Background: Effective cancer screening must be available for all eligible individuals without discrimination. Lower rates of cervical and breast cancer screening have been reported in certain groups compared with women from the general population, such as women with intellectual and developmental disabilities (IDD). Research on the factors explaining those observed differences is crucial to determine whether practices are unfair and could be improved. The aim of this population-based study was to describe cancer screening utilisation by women with IDD in Ontario, Canada compared with other women in Ontario. The specific objectives were (1) to estimate the rates of cervical and breast cancer screening among eligible women with IDD in Ontario; (2) to compare the rates of cervical and breast cancer screening between eligible women with and without IDD; and (3) to examine if any observed differences between women with and without IDD persist after factors such as age, socio-economic status, rurality and healthcare utilisation are accounted for.
Method: This study draws women with IDD from an entire population, and draws a randomly selected comparison group from the same population. It controls for important confounders in cancer screening within the limitations of the data sources. The study was conducted using health administrative databases and registries in Ontario, Canada. Two cohorts were created: a cohort of all women identified as having an IDD and a cohort consisting of a random sample of 20% of the women without IDD.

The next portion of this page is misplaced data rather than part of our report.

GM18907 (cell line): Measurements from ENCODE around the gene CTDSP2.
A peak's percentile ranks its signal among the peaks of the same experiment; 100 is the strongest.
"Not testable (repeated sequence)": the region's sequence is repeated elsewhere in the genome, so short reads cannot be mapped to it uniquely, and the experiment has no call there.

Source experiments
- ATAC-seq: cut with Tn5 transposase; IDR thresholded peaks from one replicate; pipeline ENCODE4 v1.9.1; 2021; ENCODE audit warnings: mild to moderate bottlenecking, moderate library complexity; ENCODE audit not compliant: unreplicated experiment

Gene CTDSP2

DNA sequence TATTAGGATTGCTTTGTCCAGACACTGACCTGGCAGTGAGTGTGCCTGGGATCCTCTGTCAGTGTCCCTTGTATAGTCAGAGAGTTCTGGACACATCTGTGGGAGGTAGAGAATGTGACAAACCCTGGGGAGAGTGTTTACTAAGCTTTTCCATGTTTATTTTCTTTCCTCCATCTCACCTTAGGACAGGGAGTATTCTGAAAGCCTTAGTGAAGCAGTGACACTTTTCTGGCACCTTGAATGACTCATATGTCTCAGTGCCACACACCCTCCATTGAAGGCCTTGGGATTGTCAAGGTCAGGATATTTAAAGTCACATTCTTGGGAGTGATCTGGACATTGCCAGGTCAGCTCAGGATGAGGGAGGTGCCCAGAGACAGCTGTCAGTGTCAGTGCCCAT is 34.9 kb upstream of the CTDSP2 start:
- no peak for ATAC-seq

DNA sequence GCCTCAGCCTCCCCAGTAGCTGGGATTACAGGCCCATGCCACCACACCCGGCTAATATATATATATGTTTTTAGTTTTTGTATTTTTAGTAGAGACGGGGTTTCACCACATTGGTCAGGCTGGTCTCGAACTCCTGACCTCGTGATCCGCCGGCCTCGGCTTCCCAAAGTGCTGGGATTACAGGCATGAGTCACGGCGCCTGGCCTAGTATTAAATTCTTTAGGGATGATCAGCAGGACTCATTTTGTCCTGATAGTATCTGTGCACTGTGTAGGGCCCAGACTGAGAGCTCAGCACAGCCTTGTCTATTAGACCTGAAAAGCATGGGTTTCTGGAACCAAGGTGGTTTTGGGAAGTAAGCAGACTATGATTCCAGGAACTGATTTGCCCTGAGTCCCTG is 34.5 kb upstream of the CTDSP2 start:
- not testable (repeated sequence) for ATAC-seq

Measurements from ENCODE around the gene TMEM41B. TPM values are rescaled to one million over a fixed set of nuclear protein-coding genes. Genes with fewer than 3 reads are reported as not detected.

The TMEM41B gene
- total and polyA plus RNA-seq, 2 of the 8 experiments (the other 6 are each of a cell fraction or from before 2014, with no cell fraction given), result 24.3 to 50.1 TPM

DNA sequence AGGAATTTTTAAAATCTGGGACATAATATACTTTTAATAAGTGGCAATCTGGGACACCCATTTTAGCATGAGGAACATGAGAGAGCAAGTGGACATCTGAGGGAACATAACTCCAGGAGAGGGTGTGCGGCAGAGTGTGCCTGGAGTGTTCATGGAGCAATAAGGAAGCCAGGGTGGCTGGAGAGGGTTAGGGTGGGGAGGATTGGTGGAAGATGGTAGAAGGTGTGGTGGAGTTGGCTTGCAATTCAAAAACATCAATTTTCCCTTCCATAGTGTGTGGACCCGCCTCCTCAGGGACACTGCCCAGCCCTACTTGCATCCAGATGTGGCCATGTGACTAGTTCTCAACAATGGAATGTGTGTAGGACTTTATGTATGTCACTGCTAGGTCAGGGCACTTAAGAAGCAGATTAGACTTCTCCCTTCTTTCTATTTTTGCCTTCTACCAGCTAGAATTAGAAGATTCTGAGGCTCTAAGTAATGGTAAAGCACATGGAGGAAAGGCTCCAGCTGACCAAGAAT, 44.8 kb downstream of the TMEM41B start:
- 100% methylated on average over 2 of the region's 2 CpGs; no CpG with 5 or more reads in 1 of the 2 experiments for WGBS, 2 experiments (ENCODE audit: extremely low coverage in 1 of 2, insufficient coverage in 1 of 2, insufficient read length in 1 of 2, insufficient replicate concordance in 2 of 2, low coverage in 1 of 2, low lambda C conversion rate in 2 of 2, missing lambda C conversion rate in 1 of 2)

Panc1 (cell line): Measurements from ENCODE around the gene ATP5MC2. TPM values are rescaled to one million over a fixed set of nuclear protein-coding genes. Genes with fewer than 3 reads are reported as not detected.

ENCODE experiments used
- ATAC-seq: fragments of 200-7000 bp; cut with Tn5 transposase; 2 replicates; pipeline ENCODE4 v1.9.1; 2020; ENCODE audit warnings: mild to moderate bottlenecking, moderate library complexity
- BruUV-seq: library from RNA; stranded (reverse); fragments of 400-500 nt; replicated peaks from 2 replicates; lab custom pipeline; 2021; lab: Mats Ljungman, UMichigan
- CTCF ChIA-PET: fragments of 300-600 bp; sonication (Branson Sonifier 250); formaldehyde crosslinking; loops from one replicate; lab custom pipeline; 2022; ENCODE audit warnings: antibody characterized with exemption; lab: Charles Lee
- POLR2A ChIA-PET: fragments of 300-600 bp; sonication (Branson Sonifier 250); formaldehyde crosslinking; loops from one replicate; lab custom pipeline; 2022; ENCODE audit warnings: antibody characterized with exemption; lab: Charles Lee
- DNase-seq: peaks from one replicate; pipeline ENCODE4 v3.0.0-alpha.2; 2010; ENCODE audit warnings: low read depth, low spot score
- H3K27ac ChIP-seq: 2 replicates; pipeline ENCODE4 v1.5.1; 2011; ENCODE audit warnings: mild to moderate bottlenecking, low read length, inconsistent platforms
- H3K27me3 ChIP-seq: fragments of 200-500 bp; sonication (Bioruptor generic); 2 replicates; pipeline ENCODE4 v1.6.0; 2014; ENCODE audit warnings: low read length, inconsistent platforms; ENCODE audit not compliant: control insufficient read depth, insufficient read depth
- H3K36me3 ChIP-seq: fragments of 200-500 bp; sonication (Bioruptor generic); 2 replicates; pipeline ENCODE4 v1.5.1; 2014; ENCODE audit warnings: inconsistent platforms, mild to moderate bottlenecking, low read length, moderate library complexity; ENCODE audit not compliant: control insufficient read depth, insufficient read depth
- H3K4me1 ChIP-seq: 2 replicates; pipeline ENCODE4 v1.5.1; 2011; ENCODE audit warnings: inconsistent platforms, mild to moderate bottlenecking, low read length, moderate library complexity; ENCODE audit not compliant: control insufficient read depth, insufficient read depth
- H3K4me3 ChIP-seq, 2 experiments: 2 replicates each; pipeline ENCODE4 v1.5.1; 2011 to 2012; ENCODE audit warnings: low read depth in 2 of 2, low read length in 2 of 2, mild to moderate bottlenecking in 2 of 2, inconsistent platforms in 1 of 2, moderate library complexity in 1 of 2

Results: The proportion of women with IDD who are not screened for cervical cancer is nearly twice what it is in the women without IDD, and 1.5 times what it is for mammography.
Conclusions: Findings suggest that women with IDD experience inequities in their access to cancer screening. Public health interventions targeting this population should be implemented.
© 2013 The Authors. Journal of Intellectual Disability Research © 2013 Blackwell Publishing Ltd.